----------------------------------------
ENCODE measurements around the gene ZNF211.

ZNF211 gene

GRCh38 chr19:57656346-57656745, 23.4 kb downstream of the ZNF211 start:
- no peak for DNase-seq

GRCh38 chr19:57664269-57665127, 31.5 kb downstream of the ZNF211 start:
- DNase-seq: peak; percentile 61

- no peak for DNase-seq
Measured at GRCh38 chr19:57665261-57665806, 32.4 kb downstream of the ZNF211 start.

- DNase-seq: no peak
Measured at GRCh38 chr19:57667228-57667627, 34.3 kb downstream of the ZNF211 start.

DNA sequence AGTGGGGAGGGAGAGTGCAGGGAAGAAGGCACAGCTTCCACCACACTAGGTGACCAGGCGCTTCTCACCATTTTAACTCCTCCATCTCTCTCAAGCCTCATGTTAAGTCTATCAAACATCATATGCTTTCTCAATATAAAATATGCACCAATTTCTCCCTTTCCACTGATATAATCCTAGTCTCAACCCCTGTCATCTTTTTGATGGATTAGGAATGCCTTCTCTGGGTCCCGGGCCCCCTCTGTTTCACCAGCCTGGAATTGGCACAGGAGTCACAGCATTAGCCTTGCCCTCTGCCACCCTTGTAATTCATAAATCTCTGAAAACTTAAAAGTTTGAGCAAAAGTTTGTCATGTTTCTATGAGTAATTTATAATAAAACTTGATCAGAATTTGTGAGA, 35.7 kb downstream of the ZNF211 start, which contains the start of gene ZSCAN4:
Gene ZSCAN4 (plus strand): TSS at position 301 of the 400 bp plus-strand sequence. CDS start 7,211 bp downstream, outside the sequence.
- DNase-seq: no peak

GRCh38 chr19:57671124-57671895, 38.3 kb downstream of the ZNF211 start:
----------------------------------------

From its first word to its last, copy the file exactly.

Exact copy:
ENCODE measurements around the gene ZNF211.

ZNF211 gene

GRCh38 chr19:57656346-57656745, 23.4 kb downstream of the ZNF211 start:
- no peak for DNase-seq

GRCh38 chr19:57664269-57665127, 31.5 kb downstream of the ZNF211 start:
- DNase-seq: peak; percentile 61

- no peak for DNase-seq
Measured at GRCh38 chr19:57665261-57665806, 32.4 kb downstream of the ZNF211 start.

- DNase-seq: no peak
Measured at GRCh38 chr19:57667228-57667627, 34.3 kb downstream of the ZNF211 start.

DNA sequence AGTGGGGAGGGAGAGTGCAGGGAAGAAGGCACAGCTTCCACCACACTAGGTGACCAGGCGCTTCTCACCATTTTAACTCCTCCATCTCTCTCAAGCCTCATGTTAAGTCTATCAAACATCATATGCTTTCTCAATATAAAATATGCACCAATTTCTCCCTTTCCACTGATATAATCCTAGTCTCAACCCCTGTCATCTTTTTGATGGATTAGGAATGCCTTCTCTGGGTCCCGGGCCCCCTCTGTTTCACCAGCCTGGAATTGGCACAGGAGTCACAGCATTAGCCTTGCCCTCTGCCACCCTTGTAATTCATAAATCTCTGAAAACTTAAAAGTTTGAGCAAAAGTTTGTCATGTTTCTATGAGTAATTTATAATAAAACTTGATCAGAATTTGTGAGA, 35.7 kb downstream of the ZNF211 start, which contains the start of gene ZSCAN4:
Gene ZSCAN4 (plus strand): TSS at position 301 of the 400 bp plus-strand sequence. CDS start 7,211 bp downstream, outside the sequence.
- DNase-seq: no peak

GRCh38 chr19:57671124-57671895, 38.3 kb downstream of the ZNF211 start: